PG: How did you come to be a part of this production?

MLO: For this job, I got the scenes to prepare the evening before the audition, which was pretty stressful, since there was no time to actually read the trilogy, a step I would normally take. Fortunately, the folks ‘behind the table’ (that is, the artistic directors of the three theatres, the directors of each play, and the various support staff) were one of the kindest, most responsive rooms I’ve ever auditioned for. Even if I hadn’t gotten the gig, I would have felt great about the audition, and to join such a marvelous group of actors was a real delight.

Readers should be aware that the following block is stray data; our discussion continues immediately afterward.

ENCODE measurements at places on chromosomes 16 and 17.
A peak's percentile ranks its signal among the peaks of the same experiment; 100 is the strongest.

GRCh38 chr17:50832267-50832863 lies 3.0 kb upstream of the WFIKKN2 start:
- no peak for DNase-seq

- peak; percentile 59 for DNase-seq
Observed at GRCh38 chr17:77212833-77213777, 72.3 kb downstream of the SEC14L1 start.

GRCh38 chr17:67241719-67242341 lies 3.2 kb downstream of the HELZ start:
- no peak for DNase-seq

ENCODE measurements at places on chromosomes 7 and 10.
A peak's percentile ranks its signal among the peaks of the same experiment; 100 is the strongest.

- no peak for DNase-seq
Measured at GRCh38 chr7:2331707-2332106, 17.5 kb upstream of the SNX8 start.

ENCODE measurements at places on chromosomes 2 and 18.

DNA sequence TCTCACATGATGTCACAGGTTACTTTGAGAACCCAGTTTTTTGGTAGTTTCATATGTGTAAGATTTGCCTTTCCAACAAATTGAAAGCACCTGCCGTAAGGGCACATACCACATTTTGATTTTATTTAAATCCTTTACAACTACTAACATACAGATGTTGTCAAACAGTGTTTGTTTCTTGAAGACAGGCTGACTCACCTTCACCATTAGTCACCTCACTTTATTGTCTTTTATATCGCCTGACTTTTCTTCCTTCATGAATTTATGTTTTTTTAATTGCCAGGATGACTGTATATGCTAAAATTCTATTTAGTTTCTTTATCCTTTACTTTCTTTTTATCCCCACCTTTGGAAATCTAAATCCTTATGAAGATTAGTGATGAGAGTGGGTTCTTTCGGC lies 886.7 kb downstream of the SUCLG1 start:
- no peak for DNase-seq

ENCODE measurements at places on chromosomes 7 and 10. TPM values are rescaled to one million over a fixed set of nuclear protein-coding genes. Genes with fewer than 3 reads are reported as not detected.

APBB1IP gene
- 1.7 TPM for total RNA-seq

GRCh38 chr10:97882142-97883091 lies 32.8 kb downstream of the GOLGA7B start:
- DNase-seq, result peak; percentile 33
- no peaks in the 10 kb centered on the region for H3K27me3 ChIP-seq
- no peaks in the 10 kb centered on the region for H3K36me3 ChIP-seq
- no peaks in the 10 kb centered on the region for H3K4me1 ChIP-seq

PG: Have you worked with anyone in the cast before?

AH: I had done a reading with Caitlin before, and had met Jenni briefly at another theatre we were both working at in different shows.
MLO: You never know when you sign on for these kinds of jobs what your colleagues are going to be like, and I think we absolutely lucked out. Everyone is a consummate professional, talented, and above all, fun to be around. We’re all each other’s greatest fans, and I wouldn’t trade the experience for anything!
AH: It’s been a dream summer in Vermont! I don’t want the trilogy to end. Our cast is brainstorming other shows we can do together.